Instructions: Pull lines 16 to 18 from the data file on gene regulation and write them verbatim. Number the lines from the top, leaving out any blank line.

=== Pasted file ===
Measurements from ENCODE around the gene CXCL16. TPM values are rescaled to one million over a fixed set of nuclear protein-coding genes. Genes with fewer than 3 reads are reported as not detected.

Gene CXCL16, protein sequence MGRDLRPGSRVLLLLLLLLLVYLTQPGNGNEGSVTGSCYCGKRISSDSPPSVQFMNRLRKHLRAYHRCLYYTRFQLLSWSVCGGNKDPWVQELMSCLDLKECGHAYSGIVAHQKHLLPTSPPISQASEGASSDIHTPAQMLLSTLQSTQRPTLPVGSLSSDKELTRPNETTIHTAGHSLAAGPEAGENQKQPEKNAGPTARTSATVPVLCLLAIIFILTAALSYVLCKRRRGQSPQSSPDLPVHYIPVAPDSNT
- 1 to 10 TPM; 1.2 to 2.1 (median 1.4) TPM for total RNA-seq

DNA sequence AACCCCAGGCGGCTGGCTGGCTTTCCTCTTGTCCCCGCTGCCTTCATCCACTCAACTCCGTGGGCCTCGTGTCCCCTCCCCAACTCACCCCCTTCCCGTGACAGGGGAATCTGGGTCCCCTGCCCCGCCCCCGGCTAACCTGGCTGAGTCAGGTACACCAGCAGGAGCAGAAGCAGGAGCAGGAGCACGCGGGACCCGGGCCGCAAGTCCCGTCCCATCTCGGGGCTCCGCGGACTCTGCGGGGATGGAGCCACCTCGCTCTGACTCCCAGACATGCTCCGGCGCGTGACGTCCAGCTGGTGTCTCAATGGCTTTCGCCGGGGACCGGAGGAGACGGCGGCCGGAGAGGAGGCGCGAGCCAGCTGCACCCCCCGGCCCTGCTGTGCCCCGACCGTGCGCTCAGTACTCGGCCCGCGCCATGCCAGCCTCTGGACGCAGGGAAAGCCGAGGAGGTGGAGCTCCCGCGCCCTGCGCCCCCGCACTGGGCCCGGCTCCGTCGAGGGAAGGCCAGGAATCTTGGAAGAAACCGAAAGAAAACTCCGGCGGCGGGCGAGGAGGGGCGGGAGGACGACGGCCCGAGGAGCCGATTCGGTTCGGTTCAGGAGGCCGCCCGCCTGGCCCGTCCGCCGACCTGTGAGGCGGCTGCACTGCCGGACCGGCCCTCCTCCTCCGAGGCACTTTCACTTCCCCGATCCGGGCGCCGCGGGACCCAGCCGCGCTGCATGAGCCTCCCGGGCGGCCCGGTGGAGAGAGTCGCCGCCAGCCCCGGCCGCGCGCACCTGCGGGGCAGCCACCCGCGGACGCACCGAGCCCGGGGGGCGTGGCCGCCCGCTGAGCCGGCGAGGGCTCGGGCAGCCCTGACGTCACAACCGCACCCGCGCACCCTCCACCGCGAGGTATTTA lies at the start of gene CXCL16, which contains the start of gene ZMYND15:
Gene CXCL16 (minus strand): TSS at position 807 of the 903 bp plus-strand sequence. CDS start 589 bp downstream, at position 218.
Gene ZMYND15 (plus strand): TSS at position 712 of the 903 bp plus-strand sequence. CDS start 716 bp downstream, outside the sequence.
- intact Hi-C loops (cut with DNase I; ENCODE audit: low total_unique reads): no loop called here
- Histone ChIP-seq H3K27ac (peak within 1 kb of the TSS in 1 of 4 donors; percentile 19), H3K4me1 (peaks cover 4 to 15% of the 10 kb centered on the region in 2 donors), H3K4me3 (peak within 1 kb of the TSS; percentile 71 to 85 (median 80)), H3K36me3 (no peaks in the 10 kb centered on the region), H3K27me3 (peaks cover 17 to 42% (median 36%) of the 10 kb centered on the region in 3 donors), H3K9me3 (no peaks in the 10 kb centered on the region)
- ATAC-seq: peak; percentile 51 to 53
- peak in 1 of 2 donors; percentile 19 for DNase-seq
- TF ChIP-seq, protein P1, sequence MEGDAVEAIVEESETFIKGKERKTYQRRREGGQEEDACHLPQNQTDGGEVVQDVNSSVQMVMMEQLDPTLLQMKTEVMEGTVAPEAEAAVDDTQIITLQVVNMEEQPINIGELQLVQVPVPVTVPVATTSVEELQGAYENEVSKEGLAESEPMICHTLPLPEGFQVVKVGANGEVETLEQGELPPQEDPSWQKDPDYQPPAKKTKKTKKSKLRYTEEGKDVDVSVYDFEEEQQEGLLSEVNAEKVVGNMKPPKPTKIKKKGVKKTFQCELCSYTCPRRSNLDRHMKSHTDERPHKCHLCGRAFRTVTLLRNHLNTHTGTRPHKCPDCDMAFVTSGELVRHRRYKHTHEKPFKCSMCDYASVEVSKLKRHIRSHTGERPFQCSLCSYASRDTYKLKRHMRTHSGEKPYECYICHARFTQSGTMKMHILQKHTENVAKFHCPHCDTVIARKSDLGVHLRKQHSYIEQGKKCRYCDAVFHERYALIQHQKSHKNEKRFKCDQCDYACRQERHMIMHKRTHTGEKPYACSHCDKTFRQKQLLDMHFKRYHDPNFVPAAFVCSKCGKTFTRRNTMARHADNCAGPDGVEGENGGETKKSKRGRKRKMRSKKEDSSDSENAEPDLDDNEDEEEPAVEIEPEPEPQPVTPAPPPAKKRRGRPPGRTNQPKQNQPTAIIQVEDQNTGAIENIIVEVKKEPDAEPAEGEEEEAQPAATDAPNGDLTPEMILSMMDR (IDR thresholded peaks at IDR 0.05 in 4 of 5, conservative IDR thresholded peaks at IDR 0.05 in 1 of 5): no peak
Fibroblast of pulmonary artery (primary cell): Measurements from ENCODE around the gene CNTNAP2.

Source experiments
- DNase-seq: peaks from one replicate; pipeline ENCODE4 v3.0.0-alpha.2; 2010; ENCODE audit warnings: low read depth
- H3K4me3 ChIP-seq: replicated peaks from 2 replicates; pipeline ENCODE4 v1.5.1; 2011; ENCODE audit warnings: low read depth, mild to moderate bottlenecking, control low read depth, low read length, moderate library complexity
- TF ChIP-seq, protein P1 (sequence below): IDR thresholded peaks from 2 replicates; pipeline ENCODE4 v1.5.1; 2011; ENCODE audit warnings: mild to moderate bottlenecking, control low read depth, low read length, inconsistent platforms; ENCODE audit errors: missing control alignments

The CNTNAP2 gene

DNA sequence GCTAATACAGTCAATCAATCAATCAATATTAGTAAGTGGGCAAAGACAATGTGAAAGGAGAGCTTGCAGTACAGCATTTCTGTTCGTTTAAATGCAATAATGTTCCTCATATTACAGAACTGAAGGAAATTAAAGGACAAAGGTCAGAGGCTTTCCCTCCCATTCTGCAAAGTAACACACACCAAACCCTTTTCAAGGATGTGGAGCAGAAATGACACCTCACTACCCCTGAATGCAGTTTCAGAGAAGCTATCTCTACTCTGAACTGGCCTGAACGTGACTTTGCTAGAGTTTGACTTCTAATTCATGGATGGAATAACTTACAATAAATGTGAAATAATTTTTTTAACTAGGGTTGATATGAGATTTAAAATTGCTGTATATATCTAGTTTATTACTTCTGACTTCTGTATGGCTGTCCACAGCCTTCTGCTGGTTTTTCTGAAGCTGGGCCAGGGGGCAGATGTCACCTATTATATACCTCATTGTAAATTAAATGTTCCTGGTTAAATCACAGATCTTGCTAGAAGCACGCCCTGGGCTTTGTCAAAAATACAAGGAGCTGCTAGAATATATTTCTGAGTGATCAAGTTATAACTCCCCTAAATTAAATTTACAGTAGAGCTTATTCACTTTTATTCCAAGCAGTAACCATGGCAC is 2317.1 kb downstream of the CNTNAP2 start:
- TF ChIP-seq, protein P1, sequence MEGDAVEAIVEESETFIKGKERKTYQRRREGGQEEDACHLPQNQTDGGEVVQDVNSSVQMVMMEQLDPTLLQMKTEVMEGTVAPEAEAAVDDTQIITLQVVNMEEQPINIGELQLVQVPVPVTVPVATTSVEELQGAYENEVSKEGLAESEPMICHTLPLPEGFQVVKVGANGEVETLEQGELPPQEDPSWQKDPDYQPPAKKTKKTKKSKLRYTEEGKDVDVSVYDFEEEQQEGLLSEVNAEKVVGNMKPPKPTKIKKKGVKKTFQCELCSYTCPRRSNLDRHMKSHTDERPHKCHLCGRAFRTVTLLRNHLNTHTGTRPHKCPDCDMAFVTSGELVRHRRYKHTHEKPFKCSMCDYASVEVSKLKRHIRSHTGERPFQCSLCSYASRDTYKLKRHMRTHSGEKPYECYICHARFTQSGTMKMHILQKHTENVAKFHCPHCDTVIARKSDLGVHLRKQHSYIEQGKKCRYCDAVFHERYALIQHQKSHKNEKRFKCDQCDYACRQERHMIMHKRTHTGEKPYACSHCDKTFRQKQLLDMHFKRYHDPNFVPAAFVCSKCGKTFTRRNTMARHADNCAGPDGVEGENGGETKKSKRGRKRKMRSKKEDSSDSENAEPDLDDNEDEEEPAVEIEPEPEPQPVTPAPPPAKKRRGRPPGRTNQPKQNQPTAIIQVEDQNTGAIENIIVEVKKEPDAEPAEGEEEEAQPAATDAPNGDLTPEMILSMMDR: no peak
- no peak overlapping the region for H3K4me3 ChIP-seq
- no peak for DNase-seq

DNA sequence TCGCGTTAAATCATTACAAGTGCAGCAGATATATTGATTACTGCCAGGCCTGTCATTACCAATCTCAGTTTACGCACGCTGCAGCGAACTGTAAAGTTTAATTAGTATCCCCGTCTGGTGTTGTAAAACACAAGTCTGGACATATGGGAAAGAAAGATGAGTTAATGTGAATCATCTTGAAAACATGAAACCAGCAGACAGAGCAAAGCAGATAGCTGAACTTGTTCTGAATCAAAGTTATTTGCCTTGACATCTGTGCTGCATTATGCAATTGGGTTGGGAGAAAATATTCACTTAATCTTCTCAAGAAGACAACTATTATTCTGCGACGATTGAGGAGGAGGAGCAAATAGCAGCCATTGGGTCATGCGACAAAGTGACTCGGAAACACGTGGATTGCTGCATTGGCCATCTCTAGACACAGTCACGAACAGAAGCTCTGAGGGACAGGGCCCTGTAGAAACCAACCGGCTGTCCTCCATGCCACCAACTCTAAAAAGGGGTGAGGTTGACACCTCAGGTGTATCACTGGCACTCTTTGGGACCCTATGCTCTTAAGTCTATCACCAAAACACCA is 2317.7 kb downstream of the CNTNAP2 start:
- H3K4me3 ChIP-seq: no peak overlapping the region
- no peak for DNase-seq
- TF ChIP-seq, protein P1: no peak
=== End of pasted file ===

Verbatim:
- TF ChIP-seq, protein P1 (sequence below): IDR thresholded peaks from 2 replicates; pipeline ENCODE4 v1.5.1; 2011; ENCODE audit warnings: mild to moderate bottlenecking, control low read depth, low read length, inconsistent platforms; ENCODE audit errors: missing control alignments

The CNTNAP2 gene

DNA sequence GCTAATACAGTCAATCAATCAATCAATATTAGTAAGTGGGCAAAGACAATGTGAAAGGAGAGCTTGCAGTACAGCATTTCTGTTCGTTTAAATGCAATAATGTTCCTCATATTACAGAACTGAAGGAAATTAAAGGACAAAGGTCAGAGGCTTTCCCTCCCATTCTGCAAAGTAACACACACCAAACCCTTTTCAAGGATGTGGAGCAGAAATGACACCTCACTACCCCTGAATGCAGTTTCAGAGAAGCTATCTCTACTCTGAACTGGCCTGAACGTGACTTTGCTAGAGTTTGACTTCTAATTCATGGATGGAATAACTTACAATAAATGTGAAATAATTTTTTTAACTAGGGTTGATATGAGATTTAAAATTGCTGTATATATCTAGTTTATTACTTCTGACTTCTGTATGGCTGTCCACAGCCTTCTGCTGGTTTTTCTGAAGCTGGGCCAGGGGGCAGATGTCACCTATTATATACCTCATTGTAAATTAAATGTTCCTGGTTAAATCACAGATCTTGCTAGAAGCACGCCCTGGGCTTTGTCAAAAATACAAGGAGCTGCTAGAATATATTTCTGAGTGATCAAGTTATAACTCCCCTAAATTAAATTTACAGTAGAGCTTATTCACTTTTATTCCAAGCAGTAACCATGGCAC is 2317.1 kb downstream of the CNTNAP2 start: